Fish and Wildlife Service, Department of the Interior.
Notice of intent to prepare a Comprehensive Conservation Plan and Environmental Assessment for Upper Ouachita National Wildlife Refuge in Union and Morehouse Parishes, Louisiana.
This notice advises the public that the fish and Wildlife Service, Southeast Region, intends to gather information necessary to prepare a Comprehensive Conservation Plan and Environmental Assessment for Upper Ouachita National Wildlife Refuge, pursuant to the National Environmental Policy Act and its implementing regulations.
The National Wildlife Refuge System Administration Act of 1966, as amended by the National Wildlife Refuge System Improvement Act of 1997, requires the Service to develop a comprehensive conservation plan for each national wildlife refuge. The purpose in developing a comprehensive conservation plan is to provide refuge managers with a 15-year strategy for achieving refuge purposes and contributing toward the mission of the National Wildlife Refuge System, consistent with sound principles of fish and wildlife management, conservation, legal mandates, and Service policies. In addition to outlining broad management direction on conserving wildlife and their habitats, plans identify wildlife-dependent recreational opportunities available to the public, including opportunities for hunting, fishing, wildlife observation, wildlife photography, and environmental education and interpretation.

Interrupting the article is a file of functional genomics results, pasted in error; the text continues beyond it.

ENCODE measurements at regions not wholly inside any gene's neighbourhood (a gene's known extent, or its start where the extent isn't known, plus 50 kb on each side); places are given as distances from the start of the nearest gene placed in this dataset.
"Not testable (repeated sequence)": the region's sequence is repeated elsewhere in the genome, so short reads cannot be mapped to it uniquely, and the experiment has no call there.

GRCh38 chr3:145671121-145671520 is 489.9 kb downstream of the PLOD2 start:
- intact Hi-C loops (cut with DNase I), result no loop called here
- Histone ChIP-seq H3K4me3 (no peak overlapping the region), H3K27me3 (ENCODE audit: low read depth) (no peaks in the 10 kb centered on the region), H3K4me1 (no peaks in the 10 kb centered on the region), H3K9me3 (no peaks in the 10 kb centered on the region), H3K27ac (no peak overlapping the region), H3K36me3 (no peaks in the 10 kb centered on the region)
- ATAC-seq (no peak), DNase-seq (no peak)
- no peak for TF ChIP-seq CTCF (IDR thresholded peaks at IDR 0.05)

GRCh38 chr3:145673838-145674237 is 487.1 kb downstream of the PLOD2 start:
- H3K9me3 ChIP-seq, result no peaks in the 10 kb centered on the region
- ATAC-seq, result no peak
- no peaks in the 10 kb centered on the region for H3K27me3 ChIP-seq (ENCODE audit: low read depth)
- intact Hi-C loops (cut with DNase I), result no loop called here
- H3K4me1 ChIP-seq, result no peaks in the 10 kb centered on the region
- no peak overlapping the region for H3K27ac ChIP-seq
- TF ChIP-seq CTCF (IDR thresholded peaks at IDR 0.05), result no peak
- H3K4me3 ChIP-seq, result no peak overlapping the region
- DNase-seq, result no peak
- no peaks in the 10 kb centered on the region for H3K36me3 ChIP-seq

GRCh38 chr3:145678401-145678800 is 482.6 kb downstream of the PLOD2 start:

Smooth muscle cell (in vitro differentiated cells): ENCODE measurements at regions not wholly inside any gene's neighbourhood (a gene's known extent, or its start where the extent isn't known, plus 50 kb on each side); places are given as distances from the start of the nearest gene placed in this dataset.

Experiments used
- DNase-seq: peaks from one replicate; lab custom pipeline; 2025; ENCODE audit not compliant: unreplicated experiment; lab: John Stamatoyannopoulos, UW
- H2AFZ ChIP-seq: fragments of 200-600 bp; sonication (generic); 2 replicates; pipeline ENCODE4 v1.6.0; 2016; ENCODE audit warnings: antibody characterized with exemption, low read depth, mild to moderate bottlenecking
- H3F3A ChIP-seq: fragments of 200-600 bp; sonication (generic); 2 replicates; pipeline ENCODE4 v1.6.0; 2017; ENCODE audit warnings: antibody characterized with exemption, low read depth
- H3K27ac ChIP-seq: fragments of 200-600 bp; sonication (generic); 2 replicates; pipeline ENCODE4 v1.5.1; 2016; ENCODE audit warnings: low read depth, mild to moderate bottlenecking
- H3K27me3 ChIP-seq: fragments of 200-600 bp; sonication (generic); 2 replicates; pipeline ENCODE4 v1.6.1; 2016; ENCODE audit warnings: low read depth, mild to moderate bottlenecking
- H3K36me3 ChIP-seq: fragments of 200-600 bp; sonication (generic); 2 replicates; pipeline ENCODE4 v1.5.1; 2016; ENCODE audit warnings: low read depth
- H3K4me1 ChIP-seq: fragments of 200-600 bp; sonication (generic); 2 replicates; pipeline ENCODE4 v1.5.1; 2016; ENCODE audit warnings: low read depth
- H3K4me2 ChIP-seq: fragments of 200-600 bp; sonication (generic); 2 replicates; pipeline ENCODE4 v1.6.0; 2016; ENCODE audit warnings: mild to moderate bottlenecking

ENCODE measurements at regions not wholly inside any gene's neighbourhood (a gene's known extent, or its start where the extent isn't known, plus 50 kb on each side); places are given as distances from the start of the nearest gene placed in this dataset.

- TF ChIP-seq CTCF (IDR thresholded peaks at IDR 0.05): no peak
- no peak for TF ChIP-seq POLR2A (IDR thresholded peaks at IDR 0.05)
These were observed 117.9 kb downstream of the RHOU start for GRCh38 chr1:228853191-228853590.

The purpose of this notice is to achieve the following:
1. Advise other agencies and the public of our intentions, and
2. Obtain suggestions and information on the scope of issues to include in the environmental document.
An open house style meeting will be held during the scoping phase and public draft phase of the comprehensive conservation plan development process. Special mailings, newspaper articles, and other media announcements will be used to inform the public and state and local government agencies of the dates and opportunities for input throughout the planning process.
Comments and requests for more information regarding Upper Ouachita National Wildlife Refuge's planning process should be sent to Lindy Garner, Planning Biologist, North Louisiana National Wildlife Refuge Complex, 11372 Highway 143, Farmerville, Louisiana 71241; Telephone: (318) 726-4222; Fax: (318) 726-4667; Electronic-mail: email@example.com. To ensure consideration, written comments must be received no later than August 29, 2005. Our practice is to make comments, including names and addresses of respondents, available for public review during regular business hours. Individual respondents may request that we withhold their home addresses from the record, which we will honor to the extent allowable by law.End Preamble Start Supplemental Information